Recommended Reading Material
Introductory and background reading for NM Fellows is recommended from the following sources:
- Ziessman HA, O’Malley, Thrall JH: Nuclear Medicine. The Requisites, 3rd Edition. St Louis, MO: Mosby, Inc.; 2005
- Cherry SR, Sorenson JA, Phelps ME: Physics in Nuclear Medicine, 3rd Edition. Philadelphia, PA: Saunders; 2003
- Treves ST: Pediatric Nuclear Medicine/PET, 3rd Edition. New York, NY: Springer Science+Business Media, LLC; 2007
- UM Nuclear Cardiology House Officer Handbook (provided on first rotation)
- Zaret BL, Beller GA: Nuclear Cardiology. State of the Art and Future Directions, 3rd Edition. St. Louis, MO: Mosby Inc. 2004
- Oehr P, Biersak H-J, Coleman RE: PET and PET-CT in Oncology. London: Springer-Verlag; 2003
- Valk PE, Bailey DL, Townsend DW, Maisey MN: Positron Emission Tomography. Basic Science and Clinical Practice. London: Springer-Verlag; 2003
The Nuclear Medicine research program is a broad one, but it is especially strong in introducing new radiotracer imaging methods to detect earliest neurochemical alterations in degenerative brain disorders.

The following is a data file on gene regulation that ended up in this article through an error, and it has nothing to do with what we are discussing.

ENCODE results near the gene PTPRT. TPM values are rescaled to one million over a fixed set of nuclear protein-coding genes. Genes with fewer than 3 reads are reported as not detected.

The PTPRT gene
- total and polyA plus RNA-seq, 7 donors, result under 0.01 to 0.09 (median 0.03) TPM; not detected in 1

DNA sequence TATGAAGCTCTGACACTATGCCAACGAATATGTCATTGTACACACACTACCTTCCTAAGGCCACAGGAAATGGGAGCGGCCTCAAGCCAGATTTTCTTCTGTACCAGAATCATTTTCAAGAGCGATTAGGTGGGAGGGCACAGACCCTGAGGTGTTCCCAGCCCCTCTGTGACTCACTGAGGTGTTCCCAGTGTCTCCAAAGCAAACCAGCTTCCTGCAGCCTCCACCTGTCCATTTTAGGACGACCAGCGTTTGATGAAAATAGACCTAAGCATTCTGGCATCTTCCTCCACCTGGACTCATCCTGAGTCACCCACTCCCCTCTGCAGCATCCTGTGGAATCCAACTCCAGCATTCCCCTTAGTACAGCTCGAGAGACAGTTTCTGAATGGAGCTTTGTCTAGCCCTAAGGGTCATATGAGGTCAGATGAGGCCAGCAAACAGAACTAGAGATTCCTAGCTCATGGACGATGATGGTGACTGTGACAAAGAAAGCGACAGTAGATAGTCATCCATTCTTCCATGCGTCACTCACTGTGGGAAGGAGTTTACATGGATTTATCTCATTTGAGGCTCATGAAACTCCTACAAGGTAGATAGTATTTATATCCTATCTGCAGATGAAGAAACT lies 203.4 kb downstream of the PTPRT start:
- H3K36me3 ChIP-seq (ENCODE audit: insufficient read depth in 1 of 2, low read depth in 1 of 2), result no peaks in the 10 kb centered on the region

Space dedicated for Nuclear Medicine research (18,000 square feet) is in the adjacent Medical Science buildings, which house a complete cyclotron/radioassay chemistry laboratory plus laboratories for image analysis, image instrument development and small animal study. MicroPET, primate PET, and SPECT units provide for research animal imaging.
Research grants within the Division of Nuclear Medicine total about $6,000,000 annually.
If you are interesting in applying for a Fellowship and have completed an ACGME accredited residency program, please fill out the fellowship application at the bottom of this page.
For more information, please contact:
Department of Radiology
Division of Nuclear Medicine
1500 East Medical Center Dr., B1G505
Ann Arbor, MI 48109-5028